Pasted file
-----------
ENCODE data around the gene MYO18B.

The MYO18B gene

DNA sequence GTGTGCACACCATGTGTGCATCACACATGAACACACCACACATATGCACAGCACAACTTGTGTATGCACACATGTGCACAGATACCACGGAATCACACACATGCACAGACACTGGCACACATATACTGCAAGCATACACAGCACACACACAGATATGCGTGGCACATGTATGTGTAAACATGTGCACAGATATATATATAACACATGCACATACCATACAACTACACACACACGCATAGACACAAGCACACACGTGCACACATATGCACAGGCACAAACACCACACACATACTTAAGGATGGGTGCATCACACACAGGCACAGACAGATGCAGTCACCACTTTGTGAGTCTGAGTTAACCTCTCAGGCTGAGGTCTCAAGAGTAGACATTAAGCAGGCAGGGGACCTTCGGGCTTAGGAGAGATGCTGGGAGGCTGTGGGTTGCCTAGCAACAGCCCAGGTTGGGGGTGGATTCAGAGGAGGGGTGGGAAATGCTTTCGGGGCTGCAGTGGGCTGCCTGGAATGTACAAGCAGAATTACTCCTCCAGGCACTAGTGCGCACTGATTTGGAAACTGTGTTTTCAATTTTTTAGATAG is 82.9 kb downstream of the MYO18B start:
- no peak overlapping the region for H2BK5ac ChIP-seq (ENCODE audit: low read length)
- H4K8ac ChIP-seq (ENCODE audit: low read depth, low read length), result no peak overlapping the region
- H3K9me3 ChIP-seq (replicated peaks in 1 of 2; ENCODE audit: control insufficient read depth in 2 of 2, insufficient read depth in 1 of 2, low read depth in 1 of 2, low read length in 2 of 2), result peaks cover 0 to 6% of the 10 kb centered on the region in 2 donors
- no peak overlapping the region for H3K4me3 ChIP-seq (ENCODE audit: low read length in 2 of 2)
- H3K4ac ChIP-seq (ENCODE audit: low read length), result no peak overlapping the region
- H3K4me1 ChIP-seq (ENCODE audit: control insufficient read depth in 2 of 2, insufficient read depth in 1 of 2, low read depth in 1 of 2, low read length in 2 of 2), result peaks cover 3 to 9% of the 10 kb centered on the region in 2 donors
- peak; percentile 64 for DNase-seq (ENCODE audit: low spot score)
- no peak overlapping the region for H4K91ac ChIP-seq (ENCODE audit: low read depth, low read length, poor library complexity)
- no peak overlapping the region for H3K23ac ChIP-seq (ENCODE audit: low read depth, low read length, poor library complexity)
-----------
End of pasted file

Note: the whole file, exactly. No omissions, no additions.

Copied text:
ENCODE data around the gene MYO18B.

The MYO18B gene

DNA sequence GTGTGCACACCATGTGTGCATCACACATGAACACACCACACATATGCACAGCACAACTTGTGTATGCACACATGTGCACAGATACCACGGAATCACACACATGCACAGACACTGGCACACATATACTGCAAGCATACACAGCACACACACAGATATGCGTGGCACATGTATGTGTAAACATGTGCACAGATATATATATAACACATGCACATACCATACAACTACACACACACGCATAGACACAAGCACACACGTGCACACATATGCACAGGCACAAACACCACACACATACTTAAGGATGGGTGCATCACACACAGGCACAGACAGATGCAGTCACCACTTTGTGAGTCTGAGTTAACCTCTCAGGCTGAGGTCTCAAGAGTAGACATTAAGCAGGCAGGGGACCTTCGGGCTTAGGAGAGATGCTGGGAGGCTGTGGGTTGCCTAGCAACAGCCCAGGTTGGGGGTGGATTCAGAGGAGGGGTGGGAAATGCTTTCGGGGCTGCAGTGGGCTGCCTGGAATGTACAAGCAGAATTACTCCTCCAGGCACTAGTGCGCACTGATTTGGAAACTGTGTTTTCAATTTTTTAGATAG is 82.9 kb downstream of the MYO18B start:
- no peak overlapping the region for H2BK5ac ChIP-seq (ENCODE audit: low read length)
- H4K8ac ChIP-seq (ENCODE audit: low read depth, low read length), result no peak overlapping the region
- H3K9me3 ChIP-seq (replicated peaks in 1 of 2; ENCODE audit: control insufficient read depth in 2 of 2, insufficient read depth in 1 of 2, low read depth in 1 of 2, low read length in 2 of 2), result peaks cover 0 to 6% of the 10 kb centered on the region in 2 donors
- no peak overlapping the region for H3K4me3 ChIP-seq (ENCODE audit: low read length in 2 of 2)
- H3K4ac ChIP-seq (ENCODE audit: low read length), result no peak overlapping the region
- H3K4me1 ChIP-seq (ENCODE audit: control insufficient read depth in 2 of 2, insufficient read depth in 1 of 2, low read depth in 1 of 2, low read length in 2 of 2), result peaks cover 3 to 9% of the 10 kb centered on the region in 2 donors
- peak; percentile 64 for DNase-seq (ENCODE audit: low spot score)
- no peak overlapping the region for H4K91ac ChIP-seq (ENCODE audit: low read depth, low read length, poor library complexity)
- no peak overlapping the region for H3K23ac ChIP-seq (ENCODE audit: low read depth, low read length, poor library complexity)